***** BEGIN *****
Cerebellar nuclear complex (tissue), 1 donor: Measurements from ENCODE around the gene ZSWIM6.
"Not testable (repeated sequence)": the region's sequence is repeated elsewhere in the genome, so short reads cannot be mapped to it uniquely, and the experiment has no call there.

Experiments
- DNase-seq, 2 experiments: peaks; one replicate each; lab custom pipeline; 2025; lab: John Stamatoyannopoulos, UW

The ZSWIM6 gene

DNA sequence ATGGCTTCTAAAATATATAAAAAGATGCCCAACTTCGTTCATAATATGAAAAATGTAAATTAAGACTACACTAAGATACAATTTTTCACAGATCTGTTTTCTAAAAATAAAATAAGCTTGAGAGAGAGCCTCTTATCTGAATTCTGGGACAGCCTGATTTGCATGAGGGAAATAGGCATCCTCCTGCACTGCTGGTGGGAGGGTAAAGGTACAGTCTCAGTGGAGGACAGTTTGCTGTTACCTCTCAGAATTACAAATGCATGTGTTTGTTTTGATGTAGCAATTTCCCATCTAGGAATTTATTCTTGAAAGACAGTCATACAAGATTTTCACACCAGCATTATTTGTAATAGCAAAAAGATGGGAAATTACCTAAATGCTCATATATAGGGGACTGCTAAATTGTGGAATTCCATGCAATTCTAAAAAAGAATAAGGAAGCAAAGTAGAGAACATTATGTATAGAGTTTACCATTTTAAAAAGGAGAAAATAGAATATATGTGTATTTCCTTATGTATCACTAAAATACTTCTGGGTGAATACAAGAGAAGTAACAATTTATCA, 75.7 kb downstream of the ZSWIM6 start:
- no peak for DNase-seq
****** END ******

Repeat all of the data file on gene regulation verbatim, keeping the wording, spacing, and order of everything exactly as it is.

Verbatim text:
Cerebellar nuclear complex (tissue), 1 donor: Measurements from ENCODE around the gene ZSWIM6.
"Not testable (repeated sequence)": the region's sequence is repeated elsewhere in the genome, so short reads cannot be mapped to it uniquely, and the experiment has no call there.

Experiments
- DNase-seq, 2 experiments: peaks; one replicate each; lab custom pipeline; 2025; lab: John Stamatoyannopoulos, UW

The ZSWIM6 gene

DNA sequence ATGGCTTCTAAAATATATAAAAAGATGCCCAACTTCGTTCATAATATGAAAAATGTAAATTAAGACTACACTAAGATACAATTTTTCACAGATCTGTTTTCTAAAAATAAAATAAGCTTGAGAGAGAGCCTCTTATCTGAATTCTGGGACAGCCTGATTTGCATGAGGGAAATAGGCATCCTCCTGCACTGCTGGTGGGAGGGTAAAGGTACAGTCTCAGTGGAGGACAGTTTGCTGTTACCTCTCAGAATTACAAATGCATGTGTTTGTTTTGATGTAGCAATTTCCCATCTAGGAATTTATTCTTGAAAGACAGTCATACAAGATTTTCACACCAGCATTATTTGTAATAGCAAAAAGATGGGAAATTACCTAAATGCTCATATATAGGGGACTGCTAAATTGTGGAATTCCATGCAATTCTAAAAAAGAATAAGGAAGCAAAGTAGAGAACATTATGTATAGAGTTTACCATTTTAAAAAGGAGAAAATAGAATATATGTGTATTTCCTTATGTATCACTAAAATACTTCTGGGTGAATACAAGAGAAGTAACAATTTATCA, 75.7 kb downstream of the ZSWIM6 start:
- no peak for DNase-seq